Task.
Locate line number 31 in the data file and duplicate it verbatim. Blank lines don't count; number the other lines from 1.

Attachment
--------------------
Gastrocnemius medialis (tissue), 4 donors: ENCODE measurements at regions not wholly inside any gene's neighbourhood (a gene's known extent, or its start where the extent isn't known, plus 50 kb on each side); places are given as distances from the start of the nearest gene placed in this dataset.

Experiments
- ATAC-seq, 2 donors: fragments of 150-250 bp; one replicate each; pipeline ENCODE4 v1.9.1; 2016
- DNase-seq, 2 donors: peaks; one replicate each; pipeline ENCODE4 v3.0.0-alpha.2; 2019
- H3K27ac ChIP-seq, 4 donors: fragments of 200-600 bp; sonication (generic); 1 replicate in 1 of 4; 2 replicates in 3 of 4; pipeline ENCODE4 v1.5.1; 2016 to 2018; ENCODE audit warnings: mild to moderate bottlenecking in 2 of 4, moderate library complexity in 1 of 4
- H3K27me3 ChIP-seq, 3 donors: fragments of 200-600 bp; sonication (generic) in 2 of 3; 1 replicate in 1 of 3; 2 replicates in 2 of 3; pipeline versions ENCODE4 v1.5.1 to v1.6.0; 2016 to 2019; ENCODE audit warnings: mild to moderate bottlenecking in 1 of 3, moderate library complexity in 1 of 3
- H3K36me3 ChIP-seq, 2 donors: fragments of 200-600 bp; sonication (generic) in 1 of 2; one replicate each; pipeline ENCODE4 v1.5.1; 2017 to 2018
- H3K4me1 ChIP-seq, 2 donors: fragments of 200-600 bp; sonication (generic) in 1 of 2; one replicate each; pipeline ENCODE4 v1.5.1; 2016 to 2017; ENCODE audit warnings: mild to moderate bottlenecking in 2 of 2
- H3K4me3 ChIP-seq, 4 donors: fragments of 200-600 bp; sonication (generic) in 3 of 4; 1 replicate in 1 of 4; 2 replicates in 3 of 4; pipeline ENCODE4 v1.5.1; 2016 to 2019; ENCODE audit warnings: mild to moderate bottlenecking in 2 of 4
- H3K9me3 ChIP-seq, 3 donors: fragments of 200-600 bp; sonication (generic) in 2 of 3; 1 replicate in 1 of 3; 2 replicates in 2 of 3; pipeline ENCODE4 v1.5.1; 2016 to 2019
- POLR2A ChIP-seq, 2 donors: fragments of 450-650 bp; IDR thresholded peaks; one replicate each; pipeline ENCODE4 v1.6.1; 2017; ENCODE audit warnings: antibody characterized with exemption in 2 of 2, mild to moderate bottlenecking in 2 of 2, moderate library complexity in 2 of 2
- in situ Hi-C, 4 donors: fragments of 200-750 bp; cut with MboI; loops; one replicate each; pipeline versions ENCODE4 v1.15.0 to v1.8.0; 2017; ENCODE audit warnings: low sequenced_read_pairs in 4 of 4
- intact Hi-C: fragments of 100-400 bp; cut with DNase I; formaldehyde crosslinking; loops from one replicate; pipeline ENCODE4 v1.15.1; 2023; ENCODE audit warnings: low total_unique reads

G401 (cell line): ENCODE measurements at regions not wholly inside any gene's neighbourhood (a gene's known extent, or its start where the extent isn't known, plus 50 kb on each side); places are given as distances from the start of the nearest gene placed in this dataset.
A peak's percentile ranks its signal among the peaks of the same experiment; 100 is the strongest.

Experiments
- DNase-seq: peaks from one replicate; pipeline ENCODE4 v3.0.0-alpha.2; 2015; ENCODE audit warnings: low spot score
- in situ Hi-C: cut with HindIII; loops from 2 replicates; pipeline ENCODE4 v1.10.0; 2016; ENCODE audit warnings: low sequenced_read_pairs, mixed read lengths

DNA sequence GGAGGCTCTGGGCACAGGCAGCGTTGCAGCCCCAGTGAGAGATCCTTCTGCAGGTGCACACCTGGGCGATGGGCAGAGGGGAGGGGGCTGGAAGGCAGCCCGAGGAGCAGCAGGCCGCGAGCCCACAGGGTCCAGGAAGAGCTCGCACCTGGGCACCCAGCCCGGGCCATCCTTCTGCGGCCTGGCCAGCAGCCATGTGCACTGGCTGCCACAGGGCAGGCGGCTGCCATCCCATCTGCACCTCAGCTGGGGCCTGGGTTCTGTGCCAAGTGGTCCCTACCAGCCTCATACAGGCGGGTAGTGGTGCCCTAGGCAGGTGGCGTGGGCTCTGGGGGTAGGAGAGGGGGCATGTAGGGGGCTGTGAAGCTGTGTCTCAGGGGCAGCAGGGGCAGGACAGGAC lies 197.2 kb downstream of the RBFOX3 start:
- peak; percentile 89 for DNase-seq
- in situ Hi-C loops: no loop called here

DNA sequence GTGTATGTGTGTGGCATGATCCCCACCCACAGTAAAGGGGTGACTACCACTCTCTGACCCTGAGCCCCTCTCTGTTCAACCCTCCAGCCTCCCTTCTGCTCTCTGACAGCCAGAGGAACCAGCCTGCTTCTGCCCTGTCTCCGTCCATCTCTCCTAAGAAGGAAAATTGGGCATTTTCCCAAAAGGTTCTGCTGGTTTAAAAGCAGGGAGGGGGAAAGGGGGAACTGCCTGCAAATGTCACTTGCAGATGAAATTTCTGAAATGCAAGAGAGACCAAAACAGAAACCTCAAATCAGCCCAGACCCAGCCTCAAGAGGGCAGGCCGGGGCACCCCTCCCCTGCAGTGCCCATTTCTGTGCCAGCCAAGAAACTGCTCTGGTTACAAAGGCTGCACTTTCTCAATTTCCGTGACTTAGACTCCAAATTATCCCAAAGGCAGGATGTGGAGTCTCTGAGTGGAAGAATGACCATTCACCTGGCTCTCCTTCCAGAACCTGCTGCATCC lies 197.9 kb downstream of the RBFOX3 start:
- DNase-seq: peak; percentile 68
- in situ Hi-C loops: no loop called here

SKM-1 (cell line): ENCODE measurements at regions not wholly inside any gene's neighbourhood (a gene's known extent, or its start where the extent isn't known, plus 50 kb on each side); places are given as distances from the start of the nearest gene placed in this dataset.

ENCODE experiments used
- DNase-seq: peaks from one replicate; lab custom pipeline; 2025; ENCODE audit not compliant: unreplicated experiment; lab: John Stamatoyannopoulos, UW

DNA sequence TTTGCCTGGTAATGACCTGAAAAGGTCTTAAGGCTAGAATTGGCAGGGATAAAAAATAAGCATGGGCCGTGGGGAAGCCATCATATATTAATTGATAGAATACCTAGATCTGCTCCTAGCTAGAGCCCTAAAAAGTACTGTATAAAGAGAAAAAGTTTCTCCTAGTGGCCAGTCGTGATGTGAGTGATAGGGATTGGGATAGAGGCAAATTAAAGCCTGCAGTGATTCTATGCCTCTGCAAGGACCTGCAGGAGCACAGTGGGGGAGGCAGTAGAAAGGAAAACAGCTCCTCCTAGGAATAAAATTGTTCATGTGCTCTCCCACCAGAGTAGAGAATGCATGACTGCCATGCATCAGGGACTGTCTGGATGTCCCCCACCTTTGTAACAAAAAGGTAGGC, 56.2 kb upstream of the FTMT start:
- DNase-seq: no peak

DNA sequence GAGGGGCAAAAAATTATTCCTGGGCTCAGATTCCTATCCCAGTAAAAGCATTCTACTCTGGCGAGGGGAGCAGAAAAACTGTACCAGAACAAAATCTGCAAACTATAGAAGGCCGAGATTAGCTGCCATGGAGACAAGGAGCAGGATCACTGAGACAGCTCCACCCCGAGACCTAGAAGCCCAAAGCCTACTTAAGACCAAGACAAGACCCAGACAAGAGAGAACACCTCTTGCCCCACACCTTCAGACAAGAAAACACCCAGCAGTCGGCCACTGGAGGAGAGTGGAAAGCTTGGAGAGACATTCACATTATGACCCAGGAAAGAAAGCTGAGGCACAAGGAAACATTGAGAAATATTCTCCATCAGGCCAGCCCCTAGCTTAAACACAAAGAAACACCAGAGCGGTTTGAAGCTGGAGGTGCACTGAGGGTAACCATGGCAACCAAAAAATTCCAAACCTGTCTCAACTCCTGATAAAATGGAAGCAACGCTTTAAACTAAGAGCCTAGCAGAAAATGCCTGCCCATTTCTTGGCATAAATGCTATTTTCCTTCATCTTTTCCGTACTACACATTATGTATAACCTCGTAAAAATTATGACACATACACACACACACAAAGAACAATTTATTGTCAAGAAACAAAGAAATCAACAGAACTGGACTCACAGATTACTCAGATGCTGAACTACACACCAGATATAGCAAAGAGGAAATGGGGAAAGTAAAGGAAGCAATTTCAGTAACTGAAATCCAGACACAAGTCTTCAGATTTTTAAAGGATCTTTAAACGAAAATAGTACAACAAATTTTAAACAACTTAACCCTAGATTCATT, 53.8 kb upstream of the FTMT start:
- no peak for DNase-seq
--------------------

- no peak for DNase-seq